Blog: Charli Scouller, Head of Communications
£41m funding boost for the mastery approach: great news for schools, but what does it mean for teachers?
Yesterday we woke up to front page news of the Government’s £41m funding boost to support 8,000 primary schools adopt a mastery approach to mathematics education. This was followed by an announcement by the Schools Minister, Nick Gibb, at the ACME conference.
This is undoubtedly positive news, and we are thrilled that the excellent work of the NCETM and Maths Hubs will continue. (In case of any confusion off the back of the media articles, this is where the funding is going. References to ‘maths mastery’ within the Government announcement were in fact intended as a reference to the concept and approach itself, rather than the Mathematics Mastery partnership programme we run – lest there be any misunderstanding that we are the recipients of the £41m!)
However, we remain very happy at this news because it reinforces an extremely positive message for us. The mastery approach (in all its various forms) is here to stay! Did we ever doubt it? Absolutely not (and of course we’re well aware much of the mastery approach is not even new).
But educational practices – like flares, clogs and crop-tops – can go in trends. What’s in style one year might find itself unceremoniously dropped from the Department for Education’s catwalk a few years later.
We regularly shout that the Mathematics Mastery programme is a long-term approach. Indeed, our mission is to transform mathematics education in the UK (not to give mathematics education a quick shot in the arm). It’s therefore fair to say that being in it for the long game is at the heart of what we do.
This funding shows us the Government also recognises the mastery approach (as a concept) is worthy of long-term support, and is prepared to put its money where its mouth is to support schools.
However, with big money generally comes big questions. And we’re betting lots of teachers were asking similar questions when they read the news yesterday.
What does the Government’s ‘support for adopting the mastery approach’ actually mean for teachers?
Through the NCETM and Maths Hubs, 140 teachers each year will be trained as Mastery Specialists. They will then go on to lead professional development among groups of teachers in local areas, resulting in 700 trained Mastery Specialists and mastery-approach trained teachers from 8,400 primary schools by 2020.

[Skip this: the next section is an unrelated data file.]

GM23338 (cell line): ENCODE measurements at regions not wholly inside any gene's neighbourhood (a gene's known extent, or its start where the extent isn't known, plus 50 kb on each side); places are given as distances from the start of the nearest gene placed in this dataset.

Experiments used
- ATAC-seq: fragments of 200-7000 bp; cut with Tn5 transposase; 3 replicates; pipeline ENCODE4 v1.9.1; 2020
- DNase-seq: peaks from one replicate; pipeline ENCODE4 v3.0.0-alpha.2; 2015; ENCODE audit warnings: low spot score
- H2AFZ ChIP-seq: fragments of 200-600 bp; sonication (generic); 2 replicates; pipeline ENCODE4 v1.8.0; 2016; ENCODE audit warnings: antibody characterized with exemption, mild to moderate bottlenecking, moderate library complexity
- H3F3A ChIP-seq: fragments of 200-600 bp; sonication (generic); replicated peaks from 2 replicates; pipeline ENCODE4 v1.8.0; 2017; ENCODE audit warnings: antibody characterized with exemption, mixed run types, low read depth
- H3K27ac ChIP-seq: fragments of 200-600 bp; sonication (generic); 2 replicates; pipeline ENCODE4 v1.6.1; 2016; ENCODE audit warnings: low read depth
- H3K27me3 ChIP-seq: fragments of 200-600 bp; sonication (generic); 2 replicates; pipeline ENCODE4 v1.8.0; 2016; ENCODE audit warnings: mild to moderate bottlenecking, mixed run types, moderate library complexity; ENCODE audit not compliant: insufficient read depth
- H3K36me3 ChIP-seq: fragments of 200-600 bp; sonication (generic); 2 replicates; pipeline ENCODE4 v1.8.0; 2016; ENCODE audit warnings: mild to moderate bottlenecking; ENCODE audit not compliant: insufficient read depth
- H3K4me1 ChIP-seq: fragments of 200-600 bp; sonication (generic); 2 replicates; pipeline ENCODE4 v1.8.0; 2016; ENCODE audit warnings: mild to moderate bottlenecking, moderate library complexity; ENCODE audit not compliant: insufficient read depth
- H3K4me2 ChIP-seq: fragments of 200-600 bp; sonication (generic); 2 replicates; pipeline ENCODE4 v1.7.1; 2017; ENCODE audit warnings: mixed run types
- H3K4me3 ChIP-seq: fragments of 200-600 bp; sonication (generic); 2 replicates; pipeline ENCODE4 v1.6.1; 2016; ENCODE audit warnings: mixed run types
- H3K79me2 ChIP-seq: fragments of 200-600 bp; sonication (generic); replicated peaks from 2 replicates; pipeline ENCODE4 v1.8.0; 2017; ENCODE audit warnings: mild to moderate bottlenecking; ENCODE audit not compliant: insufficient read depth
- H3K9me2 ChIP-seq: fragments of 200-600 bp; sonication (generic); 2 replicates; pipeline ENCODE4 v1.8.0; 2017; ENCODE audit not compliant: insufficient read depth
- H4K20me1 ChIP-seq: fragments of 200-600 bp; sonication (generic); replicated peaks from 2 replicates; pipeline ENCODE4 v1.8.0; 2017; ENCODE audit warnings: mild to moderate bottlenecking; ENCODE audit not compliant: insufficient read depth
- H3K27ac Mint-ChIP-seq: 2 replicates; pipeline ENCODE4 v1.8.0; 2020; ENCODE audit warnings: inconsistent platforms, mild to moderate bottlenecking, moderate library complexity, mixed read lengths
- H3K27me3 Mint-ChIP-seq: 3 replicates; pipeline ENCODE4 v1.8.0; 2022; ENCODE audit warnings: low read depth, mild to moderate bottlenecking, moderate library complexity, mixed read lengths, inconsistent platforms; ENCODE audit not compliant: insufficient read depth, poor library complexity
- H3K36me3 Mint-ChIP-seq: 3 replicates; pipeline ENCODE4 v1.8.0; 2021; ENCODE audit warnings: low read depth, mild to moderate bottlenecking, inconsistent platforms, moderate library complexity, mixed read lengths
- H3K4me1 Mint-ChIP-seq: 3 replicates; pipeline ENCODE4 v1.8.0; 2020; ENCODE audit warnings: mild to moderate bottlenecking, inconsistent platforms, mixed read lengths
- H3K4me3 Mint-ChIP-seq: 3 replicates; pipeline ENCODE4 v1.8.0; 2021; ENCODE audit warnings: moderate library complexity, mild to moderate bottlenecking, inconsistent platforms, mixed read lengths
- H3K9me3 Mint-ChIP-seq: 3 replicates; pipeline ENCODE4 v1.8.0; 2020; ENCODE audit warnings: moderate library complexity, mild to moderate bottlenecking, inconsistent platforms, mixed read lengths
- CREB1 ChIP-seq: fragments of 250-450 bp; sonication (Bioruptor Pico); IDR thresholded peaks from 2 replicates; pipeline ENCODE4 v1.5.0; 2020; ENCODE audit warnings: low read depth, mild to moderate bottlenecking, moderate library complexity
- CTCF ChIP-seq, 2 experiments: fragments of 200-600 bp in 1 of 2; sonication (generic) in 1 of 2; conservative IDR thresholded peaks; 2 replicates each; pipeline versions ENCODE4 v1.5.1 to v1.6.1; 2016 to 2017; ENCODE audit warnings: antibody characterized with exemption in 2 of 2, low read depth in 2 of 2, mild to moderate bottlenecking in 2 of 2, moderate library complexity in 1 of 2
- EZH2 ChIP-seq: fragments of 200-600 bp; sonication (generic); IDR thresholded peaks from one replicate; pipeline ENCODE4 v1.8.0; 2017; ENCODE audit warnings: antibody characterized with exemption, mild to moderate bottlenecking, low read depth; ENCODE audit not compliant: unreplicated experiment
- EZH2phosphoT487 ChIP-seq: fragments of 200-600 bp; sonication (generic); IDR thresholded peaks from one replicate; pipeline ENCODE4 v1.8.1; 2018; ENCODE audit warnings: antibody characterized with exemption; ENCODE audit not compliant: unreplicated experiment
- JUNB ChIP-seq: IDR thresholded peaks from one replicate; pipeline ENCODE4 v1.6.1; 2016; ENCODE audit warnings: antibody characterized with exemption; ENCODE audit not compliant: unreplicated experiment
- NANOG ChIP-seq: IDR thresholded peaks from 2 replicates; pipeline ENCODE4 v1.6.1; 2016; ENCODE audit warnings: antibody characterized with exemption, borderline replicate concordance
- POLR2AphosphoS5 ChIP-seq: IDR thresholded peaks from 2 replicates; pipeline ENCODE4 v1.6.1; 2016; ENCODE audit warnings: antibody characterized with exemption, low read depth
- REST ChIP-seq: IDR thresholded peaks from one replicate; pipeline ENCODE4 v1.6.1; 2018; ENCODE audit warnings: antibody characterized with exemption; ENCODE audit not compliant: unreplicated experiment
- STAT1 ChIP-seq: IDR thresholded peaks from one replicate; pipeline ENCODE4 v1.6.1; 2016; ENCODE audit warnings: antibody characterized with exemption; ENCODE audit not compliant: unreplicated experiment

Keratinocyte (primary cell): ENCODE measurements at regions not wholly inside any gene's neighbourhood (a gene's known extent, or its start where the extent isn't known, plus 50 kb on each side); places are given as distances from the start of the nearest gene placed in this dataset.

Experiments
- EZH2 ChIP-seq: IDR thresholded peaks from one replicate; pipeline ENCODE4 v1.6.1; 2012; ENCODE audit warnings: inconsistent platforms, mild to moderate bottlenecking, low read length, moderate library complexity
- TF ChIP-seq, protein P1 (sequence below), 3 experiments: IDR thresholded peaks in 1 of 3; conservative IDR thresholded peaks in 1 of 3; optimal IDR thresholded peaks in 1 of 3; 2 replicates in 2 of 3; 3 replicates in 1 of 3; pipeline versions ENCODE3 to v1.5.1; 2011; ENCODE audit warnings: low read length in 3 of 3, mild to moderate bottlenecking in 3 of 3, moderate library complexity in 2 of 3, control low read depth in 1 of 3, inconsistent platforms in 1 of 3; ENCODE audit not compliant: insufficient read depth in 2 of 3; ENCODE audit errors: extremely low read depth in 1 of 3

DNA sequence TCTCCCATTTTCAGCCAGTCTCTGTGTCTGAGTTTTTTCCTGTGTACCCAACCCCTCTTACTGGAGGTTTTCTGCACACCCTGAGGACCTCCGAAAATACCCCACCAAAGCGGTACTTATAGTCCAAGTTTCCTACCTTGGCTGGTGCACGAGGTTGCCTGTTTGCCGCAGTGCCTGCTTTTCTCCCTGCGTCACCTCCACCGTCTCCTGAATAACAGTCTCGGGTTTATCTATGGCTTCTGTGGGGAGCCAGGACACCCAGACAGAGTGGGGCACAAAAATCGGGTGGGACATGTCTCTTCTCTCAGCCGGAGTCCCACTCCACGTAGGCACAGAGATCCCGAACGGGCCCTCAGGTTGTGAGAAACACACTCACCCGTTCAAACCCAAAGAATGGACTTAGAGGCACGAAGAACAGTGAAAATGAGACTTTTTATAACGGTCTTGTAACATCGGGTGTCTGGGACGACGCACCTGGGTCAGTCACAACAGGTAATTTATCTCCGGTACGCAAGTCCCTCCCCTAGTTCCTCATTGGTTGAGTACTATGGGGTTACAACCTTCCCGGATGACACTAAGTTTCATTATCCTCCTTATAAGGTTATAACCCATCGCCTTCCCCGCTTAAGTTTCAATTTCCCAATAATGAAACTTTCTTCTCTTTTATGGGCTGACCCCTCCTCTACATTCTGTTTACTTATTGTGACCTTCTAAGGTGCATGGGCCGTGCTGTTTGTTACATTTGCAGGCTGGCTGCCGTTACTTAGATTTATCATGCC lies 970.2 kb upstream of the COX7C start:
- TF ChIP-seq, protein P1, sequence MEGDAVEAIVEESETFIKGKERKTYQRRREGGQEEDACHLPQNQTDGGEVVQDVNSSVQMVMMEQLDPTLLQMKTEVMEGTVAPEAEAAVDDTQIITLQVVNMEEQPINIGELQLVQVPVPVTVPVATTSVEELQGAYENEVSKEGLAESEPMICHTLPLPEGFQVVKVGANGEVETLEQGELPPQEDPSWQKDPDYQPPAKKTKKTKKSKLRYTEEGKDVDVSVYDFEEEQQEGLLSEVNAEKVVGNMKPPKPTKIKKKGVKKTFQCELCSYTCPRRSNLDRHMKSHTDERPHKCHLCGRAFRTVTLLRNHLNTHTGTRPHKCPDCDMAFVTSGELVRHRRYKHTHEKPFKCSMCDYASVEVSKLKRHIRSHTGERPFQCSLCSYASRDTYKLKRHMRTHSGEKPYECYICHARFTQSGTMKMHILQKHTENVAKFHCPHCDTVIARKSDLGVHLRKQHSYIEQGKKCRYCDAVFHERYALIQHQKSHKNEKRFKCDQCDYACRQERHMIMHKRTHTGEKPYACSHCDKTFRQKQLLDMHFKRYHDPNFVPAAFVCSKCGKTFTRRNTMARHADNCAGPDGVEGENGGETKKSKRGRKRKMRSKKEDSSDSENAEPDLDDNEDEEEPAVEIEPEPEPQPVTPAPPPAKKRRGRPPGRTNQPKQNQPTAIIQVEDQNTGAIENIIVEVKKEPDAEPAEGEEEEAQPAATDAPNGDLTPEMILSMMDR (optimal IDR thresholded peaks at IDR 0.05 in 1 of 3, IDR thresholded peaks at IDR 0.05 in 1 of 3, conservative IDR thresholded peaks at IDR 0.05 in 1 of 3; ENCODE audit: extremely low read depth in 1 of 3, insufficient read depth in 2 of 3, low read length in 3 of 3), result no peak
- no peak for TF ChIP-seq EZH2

How does initiative this fit with, and differ from, our partnership programme?
Schools join the Mathematics Mastery partnership because they want a complete and intensive programme of professional development. This includes training, a mastery curriculum, classroom materials, coaching and mentoring, and assessment tools.
In really crude terms, you could say joining our programme is like selecting the full-service option at a car wash. Some customers just want a quick rinse, whereas others want the entire shebang, complete with wash ‘n’ wax and interior cleaning.
Neither is right or wrong. It’s all about what different people need, at different points in time.
We don’t intend for every school in the country to become a Mathematics Mastery partner and we’re aware our programme wouldn’t be the answer for every school. But we feel strongly that schools should have plenty of support options – and teachers plenty of professional development options – to help them and their pupils thrive.
The NCETM and Maths Hub initiatives, and the Mathematics Mastery programme, all exist to support schools. We share a common goal to drive up the standard of mathematics education in the UK, and a common belief that nothing is more powerful than teachers developing teachers.
Are we all in agreement over what a mastery approach means?
When I say ‘we’ here, I mean Mathematics Mastery, NCETM, Maths Hubs and the many other organisations who have a stake in the future of mathematics education.
And the honest answer to this is yes and no.
Yes, there are lots of shared beliefs over what ‘mastery’ means and what a mastery curriculum should look like. However, we all acknowledge more could be done to clarify our shared recommendations to schools, to alleviate the confusion and mixed messages which often arise.
Here at Mathematics Mastery, we are committed to working alongside other organisations to ensure teachers can access clear guidance and support on what the ‘mastery approach’ is at an essential level (regardless of whether you’re a partner school of ours or not).
We think this has been lacking up until now, and we look forward to rectifying this in the coming year.